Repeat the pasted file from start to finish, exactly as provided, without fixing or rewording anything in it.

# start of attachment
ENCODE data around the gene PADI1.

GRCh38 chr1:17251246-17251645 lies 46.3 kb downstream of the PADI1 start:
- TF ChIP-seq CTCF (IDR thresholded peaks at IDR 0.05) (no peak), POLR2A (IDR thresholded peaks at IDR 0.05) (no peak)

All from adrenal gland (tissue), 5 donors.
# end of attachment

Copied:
ENCODE data around the gene PADI1.

GRCh38 chr1:17251246-17251645 lies 46.3 kb downstream of the PADI1 start:
- TF ChIP-seq CTCF (IDR thresholded peaks at IDR 0.05) (no peak), POLR2A (IDR thresholded peaks at IDR 0.05) (no peak)

All from adrenal gland (tissue), 5 donors.